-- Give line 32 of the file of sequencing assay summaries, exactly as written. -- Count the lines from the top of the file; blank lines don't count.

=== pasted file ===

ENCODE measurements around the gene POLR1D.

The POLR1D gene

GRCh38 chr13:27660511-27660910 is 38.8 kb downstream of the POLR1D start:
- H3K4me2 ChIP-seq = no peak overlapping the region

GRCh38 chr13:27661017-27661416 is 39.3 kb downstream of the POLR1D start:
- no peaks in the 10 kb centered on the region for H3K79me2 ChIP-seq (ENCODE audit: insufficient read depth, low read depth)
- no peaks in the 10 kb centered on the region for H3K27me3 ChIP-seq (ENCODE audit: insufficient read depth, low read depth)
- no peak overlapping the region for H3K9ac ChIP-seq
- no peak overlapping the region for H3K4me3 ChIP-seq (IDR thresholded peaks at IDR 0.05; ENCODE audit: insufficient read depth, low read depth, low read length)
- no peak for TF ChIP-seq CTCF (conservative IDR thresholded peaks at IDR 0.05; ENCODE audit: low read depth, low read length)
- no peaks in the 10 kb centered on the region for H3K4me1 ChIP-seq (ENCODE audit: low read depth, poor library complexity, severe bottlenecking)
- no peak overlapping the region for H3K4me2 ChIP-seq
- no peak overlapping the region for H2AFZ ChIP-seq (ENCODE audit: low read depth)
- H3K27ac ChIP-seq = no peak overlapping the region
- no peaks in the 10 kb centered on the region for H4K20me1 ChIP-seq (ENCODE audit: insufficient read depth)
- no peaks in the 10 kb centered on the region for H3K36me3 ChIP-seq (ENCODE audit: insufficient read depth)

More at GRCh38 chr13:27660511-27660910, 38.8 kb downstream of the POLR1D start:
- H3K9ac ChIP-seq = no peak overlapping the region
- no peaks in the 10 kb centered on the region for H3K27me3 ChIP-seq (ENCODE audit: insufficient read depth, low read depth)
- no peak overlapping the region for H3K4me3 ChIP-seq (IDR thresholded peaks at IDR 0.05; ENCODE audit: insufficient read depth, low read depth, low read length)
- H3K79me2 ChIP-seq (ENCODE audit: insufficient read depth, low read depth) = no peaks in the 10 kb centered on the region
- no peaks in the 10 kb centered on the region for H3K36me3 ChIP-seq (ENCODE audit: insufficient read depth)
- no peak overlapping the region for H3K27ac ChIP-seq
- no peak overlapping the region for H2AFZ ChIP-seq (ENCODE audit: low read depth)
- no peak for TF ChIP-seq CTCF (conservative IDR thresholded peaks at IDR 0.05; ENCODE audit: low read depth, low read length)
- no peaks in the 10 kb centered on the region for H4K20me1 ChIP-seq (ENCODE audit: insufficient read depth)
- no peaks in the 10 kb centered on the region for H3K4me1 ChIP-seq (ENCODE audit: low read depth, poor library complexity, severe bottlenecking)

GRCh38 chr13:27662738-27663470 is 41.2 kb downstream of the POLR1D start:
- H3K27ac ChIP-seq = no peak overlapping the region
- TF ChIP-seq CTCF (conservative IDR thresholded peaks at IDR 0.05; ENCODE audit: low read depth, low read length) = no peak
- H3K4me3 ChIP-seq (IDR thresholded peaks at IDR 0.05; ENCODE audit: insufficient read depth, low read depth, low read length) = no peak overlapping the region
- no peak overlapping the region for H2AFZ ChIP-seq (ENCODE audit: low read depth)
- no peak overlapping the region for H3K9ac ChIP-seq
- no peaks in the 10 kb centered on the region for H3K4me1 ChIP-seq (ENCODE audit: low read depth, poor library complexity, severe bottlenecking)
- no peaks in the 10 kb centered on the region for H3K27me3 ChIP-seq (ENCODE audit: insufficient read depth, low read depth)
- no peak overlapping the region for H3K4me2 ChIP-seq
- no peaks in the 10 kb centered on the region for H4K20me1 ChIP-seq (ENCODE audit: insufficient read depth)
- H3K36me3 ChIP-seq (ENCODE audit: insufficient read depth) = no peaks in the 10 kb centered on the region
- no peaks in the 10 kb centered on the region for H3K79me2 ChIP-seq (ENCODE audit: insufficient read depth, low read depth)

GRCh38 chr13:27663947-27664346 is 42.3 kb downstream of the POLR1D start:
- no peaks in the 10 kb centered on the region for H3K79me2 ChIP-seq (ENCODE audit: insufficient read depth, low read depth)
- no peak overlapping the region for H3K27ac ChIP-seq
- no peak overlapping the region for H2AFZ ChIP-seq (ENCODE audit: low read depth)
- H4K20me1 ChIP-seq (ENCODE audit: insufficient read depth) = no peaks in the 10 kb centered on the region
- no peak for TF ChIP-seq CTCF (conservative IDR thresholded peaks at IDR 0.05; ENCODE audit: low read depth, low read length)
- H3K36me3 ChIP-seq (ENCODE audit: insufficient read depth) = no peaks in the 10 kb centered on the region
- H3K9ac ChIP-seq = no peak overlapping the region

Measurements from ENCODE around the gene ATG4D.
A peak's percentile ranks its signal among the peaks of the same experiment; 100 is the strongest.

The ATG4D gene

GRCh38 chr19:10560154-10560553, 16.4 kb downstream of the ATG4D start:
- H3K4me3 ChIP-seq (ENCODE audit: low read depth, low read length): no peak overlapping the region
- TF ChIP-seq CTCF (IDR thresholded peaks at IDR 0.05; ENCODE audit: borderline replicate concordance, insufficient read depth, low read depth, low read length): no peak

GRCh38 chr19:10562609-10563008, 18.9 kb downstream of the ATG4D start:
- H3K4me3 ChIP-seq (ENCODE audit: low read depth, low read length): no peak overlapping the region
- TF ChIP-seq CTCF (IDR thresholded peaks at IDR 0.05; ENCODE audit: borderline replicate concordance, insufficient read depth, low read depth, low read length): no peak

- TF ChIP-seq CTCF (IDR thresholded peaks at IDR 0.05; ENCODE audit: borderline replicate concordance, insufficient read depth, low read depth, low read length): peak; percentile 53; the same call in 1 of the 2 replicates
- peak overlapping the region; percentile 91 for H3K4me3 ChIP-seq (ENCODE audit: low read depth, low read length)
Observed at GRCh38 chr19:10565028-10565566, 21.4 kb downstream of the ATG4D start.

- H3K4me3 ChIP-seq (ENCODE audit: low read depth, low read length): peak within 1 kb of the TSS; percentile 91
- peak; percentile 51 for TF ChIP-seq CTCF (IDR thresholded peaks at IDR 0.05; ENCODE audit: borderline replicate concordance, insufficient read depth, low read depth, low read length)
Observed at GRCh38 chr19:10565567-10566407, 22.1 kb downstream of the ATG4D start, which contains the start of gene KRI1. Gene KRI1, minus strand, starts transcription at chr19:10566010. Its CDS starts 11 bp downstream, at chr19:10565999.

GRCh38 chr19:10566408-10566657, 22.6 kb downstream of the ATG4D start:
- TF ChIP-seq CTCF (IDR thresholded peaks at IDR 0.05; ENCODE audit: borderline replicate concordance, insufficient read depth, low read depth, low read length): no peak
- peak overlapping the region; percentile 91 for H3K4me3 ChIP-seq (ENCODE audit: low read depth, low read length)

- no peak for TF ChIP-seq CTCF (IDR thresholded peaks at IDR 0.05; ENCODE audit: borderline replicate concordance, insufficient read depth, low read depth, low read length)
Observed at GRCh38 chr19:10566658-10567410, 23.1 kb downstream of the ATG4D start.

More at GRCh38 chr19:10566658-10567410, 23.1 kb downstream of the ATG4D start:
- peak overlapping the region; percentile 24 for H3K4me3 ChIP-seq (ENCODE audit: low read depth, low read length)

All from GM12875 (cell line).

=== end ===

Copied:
- no peak overlapping the region for H2AFZ ChIP-seq (ENCODE audit: low read depth)